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Article

Detecting Apples in the Wild: Potential for Harvest Quantity Estimation

1
Department of Geodesy, Faculty of Geoengineering, University of Warmia and Mazury in Olsztyn, 10-719 Olsztyn, Poland
2
Department of Spatial Analysis and Real Estate Market, Faculty of Geoengineering, University of Warmia and Mazury in Olsztyn, 10-719 Olsztyn, Poland
3
Faculty of Civil and Environmental Engineering, Gdansk University of Technology, 80-233 Gdansk, Poland
*
Author to whom correspondence should be addressed.
These authors contributed to the work and should be regarded as the first author.
Academic Editor: Boris Duralija
Sustainability 2021, 13(14), 8054; https://doi.org/10.3390/su13148054
Received: 15 April 2021 / Revised: 14 July 2021 / Accepted: 15 July 2021 / Published: 19 July 2021
(This article belongs to the Special Issue Sustainable Fruit Growing: From Orchard to Table)
Knowing the exact number of fruits and trees helps farmers to make better decisions in their orchard production management. The current practice of crop estimation practice often involves manual counting of fruits (before harvesting), which is an extremely time-consuming and costly process. Additionally, this is not practicable for large orchards. Thanks to the changes that have taken place in recent years in the field of image analysis methods and computational performance, it is possible to create solutions for automatic fruit counting based on registered digital images. The pilot study aims to confirm the state of knowledge in the use of three methods (You Only Look Once—YOLO, Viola–Jones—a method based on the synergy of morphological operations of digital imagesand Hough transformation) of image recognition for apple detecting and counting. The study compared the results of three image analysis methods that can be used for counting apple fruits. They were validated, and their results allowed the recommendation of a method based on the YOLO algorithm for the proposed solution. It was based on the use of mass accessible devices (smartphones equipped with a camera with the required accuracy of image acquisition and accurate Global Navigation Satellite System (GNSS) positioning) for orchard owners to count growing apples. In our pilot study, three methods of counting apples were tested to create an automatic system for estimating apple yields in orchards. The test orchard is located at the University of Warmia and Mazury in Olsztyn. The tests were carried out on four trees located in different parts of the orchard. For the tests used, the dataset contained 1102 apple images and 3800 background images without fruits. View Full-Text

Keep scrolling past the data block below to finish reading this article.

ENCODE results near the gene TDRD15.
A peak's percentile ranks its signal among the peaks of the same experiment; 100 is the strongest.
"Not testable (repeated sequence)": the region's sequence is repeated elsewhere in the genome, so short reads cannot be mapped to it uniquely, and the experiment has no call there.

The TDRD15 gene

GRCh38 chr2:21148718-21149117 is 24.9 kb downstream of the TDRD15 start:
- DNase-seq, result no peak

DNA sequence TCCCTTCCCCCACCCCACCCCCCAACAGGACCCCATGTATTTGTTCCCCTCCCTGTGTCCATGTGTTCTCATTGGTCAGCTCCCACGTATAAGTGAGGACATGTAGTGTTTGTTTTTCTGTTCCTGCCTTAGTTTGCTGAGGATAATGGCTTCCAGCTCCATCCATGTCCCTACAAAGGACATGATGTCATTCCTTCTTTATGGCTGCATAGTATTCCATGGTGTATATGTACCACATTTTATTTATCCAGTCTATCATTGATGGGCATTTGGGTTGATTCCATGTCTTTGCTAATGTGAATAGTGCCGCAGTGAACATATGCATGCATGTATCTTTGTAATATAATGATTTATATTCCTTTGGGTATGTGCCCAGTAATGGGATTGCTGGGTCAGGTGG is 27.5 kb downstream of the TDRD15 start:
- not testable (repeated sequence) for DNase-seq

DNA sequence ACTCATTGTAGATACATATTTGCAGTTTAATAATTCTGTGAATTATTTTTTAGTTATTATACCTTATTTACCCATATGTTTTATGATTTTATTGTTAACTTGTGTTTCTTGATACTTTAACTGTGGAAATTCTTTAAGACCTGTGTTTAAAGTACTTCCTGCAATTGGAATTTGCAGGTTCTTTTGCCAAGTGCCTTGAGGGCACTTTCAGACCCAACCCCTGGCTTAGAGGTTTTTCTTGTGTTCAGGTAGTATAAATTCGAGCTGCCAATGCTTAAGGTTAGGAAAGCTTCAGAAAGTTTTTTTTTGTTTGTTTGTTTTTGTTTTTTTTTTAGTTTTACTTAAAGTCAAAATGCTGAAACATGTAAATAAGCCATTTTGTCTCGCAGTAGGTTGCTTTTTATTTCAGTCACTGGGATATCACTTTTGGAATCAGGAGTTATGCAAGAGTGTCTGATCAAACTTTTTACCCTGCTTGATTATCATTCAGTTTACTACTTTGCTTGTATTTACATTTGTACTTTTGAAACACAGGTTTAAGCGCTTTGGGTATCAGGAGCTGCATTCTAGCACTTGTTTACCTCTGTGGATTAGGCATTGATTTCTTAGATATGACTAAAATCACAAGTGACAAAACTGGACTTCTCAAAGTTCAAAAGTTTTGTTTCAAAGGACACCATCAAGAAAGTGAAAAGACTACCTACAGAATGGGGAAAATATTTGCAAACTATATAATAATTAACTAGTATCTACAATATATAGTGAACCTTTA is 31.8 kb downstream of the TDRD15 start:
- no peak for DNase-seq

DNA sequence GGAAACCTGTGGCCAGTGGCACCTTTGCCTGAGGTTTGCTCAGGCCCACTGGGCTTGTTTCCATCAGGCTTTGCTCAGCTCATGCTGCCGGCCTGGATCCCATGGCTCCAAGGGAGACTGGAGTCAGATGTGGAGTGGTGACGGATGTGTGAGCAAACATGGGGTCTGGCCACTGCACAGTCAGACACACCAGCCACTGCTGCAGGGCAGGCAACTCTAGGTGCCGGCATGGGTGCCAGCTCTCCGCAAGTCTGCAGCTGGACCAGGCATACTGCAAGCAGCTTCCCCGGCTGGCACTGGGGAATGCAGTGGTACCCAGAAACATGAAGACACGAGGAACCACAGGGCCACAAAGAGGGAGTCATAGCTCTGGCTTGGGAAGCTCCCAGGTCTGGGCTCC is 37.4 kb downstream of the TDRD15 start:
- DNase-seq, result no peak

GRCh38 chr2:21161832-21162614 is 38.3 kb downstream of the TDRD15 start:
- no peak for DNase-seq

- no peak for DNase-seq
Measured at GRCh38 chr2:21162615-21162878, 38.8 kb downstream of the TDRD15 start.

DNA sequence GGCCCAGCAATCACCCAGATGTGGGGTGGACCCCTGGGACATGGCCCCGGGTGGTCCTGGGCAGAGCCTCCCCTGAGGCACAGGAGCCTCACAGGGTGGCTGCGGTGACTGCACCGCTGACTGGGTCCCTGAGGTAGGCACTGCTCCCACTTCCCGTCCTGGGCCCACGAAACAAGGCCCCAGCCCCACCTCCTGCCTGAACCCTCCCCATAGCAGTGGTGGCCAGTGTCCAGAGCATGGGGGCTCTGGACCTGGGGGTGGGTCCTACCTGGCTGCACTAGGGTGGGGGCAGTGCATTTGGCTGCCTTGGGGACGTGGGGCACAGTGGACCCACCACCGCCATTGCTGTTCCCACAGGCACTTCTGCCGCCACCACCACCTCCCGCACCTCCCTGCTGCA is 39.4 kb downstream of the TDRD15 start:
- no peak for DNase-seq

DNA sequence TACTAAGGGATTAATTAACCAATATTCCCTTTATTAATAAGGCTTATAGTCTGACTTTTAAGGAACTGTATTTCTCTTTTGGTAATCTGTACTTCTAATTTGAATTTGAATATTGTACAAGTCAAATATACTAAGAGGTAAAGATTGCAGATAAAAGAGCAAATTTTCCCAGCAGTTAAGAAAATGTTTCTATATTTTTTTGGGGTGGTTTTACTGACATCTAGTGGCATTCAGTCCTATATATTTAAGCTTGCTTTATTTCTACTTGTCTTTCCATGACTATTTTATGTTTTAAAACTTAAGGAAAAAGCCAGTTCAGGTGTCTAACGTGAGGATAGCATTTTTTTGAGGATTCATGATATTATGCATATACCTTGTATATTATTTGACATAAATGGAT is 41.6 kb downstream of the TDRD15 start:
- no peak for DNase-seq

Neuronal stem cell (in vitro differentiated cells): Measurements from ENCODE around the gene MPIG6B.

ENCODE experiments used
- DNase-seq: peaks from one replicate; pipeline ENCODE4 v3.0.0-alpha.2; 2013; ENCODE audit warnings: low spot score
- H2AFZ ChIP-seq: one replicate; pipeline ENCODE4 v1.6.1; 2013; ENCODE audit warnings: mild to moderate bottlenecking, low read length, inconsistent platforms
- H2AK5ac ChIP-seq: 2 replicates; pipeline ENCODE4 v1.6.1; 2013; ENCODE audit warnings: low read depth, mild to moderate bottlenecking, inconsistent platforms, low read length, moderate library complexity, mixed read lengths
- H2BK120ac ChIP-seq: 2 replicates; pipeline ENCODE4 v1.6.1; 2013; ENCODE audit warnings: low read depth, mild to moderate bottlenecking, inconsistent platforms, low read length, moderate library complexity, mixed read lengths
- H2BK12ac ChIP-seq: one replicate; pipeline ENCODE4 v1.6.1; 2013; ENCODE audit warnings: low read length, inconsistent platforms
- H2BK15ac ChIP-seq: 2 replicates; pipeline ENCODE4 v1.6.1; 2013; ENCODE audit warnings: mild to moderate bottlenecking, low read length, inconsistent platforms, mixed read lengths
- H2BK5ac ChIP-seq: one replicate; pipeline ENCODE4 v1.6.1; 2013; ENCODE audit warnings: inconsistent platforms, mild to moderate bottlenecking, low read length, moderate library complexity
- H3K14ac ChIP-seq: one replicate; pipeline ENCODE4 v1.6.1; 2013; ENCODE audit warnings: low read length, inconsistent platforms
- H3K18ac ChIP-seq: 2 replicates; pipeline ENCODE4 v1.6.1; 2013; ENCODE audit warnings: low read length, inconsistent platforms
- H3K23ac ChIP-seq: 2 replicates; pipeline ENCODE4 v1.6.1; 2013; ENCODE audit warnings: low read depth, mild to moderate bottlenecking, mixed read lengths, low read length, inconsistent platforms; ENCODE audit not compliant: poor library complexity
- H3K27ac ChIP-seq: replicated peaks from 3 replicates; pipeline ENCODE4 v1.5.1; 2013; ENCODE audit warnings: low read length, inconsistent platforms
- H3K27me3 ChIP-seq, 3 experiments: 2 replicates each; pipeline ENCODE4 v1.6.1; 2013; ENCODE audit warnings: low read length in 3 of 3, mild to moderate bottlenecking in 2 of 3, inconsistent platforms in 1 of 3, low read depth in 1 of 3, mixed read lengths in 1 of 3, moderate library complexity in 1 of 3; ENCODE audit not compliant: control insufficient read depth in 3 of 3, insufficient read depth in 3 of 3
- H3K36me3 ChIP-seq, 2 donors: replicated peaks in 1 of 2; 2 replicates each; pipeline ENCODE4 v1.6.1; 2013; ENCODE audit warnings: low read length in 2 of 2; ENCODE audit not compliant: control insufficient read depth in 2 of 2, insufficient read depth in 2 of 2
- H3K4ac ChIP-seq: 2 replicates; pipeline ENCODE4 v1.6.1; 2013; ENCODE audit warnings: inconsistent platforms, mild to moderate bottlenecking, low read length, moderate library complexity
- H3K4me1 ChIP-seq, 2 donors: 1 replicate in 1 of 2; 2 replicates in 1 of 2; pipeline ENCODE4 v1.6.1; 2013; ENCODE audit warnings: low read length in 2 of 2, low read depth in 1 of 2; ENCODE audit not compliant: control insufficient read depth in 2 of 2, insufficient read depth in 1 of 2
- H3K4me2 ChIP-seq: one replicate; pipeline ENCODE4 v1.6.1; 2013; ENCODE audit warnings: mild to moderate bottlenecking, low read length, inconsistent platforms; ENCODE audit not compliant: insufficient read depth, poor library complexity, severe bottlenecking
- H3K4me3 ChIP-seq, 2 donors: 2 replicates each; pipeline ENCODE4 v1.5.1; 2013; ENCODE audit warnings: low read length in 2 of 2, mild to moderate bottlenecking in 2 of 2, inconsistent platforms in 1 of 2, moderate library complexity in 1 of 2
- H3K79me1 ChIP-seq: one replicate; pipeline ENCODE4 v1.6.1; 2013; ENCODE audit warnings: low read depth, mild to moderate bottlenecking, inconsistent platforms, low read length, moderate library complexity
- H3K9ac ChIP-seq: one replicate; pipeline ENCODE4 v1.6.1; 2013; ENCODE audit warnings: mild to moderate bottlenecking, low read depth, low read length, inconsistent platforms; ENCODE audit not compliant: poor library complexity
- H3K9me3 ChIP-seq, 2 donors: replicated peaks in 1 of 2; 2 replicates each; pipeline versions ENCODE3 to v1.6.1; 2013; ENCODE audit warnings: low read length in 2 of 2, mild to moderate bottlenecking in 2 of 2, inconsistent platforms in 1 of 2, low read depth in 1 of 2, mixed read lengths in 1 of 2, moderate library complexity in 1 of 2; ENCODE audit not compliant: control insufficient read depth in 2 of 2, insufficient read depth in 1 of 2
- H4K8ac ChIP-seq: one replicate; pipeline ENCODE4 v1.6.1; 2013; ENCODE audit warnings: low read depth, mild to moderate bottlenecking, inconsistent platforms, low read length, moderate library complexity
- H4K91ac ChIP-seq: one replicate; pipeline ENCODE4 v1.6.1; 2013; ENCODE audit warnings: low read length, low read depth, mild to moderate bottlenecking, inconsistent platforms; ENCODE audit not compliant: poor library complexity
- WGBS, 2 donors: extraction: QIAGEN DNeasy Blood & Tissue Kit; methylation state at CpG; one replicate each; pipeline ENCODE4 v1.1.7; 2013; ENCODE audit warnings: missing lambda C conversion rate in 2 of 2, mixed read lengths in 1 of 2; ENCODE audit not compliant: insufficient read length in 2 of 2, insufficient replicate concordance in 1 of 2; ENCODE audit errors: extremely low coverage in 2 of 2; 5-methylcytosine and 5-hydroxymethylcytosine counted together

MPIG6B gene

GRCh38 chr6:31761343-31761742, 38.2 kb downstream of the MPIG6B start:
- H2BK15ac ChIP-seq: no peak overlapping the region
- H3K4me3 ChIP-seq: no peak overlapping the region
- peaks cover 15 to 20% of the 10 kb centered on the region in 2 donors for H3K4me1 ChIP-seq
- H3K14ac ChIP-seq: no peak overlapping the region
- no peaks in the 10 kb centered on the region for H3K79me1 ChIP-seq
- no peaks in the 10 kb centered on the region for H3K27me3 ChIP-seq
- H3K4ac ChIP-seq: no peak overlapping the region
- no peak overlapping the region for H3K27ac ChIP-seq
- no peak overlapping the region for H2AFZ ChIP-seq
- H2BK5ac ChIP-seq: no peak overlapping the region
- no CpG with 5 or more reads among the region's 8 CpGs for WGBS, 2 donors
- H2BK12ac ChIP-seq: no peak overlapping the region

Keywords: computing image analysis; deep learning; yield mapping in an orchard; fruit counting; computer vision computing image analysis; deep learning; yield mapping in an orchard; fruit counting; computer vision
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MDPI and ACS Style

Janowski, A.; Kaźmierczak, R.; Kowalczyk, C.; Szulwic, J. Detecting Apples in the Wild: Potential for Harvest Quantity Estimation. Sustainability 2021, 13, 8054. https://doi.org/10.3390/su13148054

AMA Style

Janowski A, Kaźmierczak R, Kowalczyk C, Szulwic J. Detecting Apples in the Wild: Potential for Harvest Quantity Estimation. Sustainability. 2021; 13(14):8054. https://doi.org/10.3390/su13148054

Chicago/Turabian Style

Janowski, Artur, Rafał Kaźmierczak, Cezary Kowalczyk, and Jakub Szulwic. 2021. "Detecting Apples in the Wild: Potential for Harvest Quantity Estimation" Sustainability 13, no. 14: 8054. https://doi.org/10.3390/su13148054

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